Descent of remote snowfield ends in harrowing plunge

2014-08-03T00:00:00Z 2014-08-05T06:18:18Z Descent of remote snowfield ends in harrowing plungeBy BRETT FRENCH The Billings Gazette

It’s not easy to find snow in the summer, but die-hard skiers and snowboarders are known to climb high into shaded mountaintop couloirs to extend their season.

A couple of weeks ago, Bernie Nelson and Trevor Hildebrand decided to seek out one of those shady spots high in the Bridger Mountains.

About 16 miles north of Bozeman above Fairy Lake is a steep, narrow gully on the flank of 9,650-foot-high Sacajawea Peak known as “The Great One.” To reach the slice of white amid gray rock requires a tough scramble about 2,100 vertical feet up a steep scree slope.

“It is a simple concept and super fun if all goes well,” wrote Diana Proemm in a recent blog post, which she agreed to let The Billings Gazette use.

Unfortunately for Hildebrand, all did not go well and he suffered an epic tumble.

Proemm is a Bozeman photographer and adventurer who also works as the adaptive-sports director at Eagle Mount, which helps people with disabilities ski, ride horses, swim and more. Hildebrand is Proemm’s “life partner” and Nelson is her friend and co-worker at Eagle Mount.

According to Proemm, Hildebrand “took a slide around 80 yards down a 50-degree slope with rock walls on both sides. He lost one ski on the way down, and tumbled at one point head-first, then hit something, flew in the air, and tumbled toward the rock wall landing, with his ski hitting the wall (and) stopping him.”

Amazingly, his only injury was a broken wrist and bruised shoulder — no cracked skull, no shattered femur.

After seeing Hildebrand’s rag-doll fall, Nelson took off her skis and rushed downhill to check on her companion. As she assessed his injuries, a mountain goat kicked rocks loose above them, one of which landed on Hildebrand’s ankle, adding insult and injury.

“They soon realized they were not in a good spot and it was getting late, so they decided to make haste and get out of there,” Proemm wrote. “After a rapid physical assessment and wrist splint, they slowly made their way down a crazy steep scree slope in (an) attempt to get to the car. After a couple of hours they made it safely to the car and then to the hospital around 1:30 a.m.”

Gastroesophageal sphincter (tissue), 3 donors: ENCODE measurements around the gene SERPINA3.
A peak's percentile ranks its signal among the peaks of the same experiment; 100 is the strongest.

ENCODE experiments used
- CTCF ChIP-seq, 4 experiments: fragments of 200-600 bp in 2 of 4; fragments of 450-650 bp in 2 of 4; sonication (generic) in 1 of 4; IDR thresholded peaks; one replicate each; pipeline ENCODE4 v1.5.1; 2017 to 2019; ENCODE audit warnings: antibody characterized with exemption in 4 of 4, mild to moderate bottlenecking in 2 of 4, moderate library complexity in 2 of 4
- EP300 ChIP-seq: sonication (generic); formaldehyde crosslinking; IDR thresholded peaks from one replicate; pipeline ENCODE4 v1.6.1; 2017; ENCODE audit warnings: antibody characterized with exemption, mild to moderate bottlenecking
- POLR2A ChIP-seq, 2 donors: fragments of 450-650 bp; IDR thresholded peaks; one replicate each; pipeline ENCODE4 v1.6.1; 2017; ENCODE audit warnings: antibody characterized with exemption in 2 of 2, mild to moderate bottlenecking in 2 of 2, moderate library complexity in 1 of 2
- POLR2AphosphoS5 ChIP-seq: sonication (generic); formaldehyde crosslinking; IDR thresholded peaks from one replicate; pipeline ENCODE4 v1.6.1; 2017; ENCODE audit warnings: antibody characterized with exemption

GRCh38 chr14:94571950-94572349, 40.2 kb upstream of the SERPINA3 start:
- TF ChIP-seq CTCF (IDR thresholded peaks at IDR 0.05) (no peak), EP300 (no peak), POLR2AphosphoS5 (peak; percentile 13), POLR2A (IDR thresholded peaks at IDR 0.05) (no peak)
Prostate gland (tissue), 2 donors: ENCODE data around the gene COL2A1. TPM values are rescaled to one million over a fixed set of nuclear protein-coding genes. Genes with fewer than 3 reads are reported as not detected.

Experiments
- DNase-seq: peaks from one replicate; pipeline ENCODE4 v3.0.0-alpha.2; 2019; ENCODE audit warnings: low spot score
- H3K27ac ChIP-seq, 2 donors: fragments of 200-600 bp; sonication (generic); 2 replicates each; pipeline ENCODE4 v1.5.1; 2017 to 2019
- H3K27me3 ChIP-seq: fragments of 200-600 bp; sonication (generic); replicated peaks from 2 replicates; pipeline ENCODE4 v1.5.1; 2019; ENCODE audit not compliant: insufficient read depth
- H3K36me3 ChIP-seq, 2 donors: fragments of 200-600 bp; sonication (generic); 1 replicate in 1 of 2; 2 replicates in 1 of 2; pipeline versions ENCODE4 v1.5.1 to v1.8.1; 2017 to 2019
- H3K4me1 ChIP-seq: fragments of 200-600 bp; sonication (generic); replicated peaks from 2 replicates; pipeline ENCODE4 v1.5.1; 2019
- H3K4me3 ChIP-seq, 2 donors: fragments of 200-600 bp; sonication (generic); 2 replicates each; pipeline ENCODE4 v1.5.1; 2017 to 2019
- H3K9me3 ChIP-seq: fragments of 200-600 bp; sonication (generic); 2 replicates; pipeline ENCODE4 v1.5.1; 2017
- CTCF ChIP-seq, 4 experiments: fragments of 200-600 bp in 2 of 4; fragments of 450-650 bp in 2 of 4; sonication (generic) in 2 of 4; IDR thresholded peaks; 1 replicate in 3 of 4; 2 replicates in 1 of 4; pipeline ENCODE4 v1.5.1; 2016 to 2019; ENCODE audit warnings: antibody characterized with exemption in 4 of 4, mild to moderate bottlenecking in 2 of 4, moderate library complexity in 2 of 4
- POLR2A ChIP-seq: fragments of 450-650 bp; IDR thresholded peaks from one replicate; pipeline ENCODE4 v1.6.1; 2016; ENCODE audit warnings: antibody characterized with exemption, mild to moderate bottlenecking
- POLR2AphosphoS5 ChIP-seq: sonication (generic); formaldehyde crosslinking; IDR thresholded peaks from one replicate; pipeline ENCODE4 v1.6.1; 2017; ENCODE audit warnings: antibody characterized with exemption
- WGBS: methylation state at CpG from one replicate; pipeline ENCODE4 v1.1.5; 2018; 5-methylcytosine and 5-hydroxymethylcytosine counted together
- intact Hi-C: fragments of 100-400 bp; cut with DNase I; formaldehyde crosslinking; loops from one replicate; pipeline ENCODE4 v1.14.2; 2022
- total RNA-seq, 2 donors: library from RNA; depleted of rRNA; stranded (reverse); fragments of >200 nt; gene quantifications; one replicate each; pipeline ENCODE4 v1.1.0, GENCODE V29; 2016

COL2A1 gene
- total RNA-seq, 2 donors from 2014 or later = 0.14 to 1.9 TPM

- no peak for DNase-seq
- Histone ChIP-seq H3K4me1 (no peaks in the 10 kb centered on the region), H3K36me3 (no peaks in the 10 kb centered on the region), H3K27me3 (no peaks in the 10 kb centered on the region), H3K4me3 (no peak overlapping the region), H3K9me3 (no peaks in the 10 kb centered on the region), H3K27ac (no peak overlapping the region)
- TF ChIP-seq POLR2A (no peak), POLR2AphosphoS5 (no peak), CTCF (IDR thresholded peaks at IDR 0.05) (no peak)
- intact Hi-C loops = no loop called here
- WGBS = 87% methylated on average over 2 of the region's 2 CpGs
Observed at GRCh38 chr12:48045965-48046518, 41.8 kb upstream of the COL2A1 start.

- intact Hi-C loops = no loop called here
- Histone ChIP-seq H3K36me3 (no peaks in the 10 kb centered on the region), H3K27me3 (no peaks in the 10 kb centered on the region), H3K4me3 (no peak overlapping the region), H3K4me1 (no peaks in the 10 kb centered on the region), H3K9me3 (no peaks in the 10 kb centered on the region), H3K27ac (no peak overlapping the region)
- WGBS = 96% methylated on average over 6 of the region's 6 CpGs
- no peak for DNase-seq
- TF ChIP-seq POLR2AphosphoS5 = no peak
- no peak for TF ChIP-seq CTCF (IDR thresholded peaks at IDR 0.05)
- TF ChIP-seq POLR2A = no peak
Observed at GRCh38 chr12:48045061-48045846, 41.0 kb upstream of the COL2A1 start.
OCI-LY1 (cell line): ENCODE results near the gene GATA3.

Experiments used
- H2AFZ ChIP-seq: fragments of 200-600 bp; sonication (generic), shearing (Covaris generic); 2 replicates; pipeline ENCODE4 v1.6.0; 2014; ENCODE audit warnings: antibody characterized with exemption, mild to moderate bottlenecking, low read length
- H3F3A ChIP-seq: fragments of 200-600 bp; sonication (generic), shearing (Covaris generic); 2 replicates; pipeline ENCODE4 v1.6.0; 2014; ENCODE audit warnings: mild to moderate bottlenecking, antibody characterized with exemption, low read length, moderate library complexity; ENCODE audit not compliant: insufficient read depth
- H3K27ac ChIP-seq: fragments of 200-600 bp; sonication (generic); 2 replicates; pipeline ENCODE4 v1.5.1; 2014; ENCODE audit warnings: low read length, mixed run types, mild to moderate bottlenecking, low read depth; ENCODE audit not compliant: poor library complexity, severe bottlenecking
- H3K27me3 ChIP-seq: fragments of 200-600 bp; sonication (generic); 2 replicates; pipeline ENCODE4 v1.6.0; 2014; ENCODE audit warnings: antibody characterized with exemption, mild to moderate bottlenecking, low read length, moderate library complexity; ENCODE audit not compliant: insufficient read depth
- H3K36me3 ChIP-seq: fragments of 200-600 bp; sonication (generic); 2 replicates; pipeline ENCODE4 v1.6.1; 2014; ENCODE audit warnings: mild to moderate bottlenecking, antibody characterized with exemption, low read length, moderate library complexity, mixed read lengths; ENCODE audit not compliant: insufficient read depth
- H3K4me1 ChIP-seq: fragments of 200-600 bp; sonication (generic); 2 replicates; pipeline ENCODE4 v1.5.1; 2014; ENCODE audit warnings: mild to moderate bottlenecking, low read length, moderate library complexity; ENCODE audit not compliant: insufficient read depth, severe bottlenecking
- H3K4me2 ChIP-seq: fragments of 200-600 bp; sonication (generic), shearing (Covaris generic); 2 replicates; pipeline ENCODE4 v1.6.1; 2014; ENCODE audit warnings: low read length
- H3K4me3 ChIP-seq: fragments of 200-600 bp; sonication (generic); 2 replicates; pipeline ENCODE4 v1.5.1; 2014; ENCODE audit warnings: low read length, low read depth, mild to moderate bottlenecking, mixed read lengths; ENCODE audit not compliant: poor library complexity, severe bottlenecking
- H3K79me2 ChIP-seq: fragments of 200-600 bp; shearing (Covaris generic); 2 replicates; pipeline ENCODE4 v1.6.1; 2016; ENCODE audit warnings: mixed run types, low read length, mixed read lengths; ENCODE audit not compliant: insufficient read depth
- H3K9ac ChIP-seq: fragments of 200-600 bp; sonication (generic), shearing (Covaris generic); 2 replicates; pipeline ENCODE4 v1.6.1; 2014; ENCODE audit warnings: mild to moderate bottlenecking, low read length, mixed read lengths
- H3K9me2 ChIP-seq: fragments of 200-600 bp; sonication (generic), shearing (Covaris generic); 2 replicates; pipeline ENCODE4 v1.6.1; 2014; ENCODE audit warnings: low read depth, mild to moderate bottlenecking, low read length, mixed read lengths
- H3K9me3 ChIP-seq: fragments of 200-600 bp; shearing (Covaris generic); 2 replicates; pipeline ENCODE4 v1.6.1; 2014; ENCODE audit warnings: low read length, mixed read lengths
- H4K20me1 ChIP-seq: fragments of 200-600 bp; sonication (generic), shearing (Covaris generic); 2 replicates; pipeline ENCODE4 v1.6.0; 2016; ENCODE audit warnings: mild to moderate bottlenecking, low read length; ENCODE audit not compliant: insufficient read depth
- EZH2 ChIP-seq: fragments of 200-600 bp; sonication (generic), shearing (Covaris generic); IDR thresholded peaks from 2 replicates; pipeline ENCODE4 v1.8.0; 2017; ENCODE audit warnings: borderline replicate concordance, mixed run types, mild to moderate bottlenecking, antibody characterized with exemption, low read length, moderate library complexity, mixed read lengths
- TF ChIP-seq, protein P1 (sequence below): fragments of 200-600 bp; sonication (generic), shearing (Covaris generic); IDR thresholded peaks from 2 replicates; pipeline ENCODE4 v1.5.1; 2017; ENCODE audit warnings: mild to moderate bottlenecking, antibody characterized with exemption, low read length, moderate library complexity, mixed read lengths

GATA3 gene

After his hospital visit, which turned up no other injuries, Hildebrand finally made it home around 5 a.m. for a much-needed rest. For Proemm, the happy ending to the incident prompted a pause for reflection.

“I was profusely thanking those lucky stars that I did not lose the love of my life that night,” Proemm wrote, noting that Trevor had walked “away from a potentially life-threatening accident.”

Afterward, Proemm and Nelson returned to the scene of the fall to pick up the gear that had been left behind. It also provided an opportunity for Proemm to see the site of the accident and shoot some photos that illustrated the steepness of the slope and the dangerously sharp boulders lining the chute that were narrowly avoided.

“As we made our way up the steep scree slope, I was in awe of the route they had come down in the dark, and Trevor with his broken wrist,” she wrote.

When Proemm and Nelson got to the bottom of the slope they heard someone “screaming profanities” and figured out that another rider was careening down the same snowy slope out of control.

“Thankfully the snowboarder, who happened to be alone, was OK,” Proemm wrote. “He was stunned and shocked when we checked in on him. Basically the same thing had happened to him, the snow was not forgiving and when he went to take a turn he lost control and slid to the bottom.”

The back-to-back incidents have reinforced in Proemm’s mind that life has a set end point and when it’s not your time to go, it’s not your time.

“My friends and I go out into the backcountry all the time and take for granted that it’s going to be OK, nothing is going to happen,” she wrote. “I quickly forget how fast things can go wrong and put you in a dangerous situation. The mountains and Mother Nature are not to be reckoned with, but to be respected.”

The scary thought that she almost lost a loved one has also made Proemm more thankful for the people in her life.

“Thoughts for today are to remember to say ‘I love you’ to your favorite person or family member today,” she wrote. “Live without regrets, and make the most of every moment, as you never know what life will toss at you at a moment’s notice.”

Copyright 2014 The Billings Gazette. All rights reserved. This material may not be published, broadcast, rewritten or redistributed.

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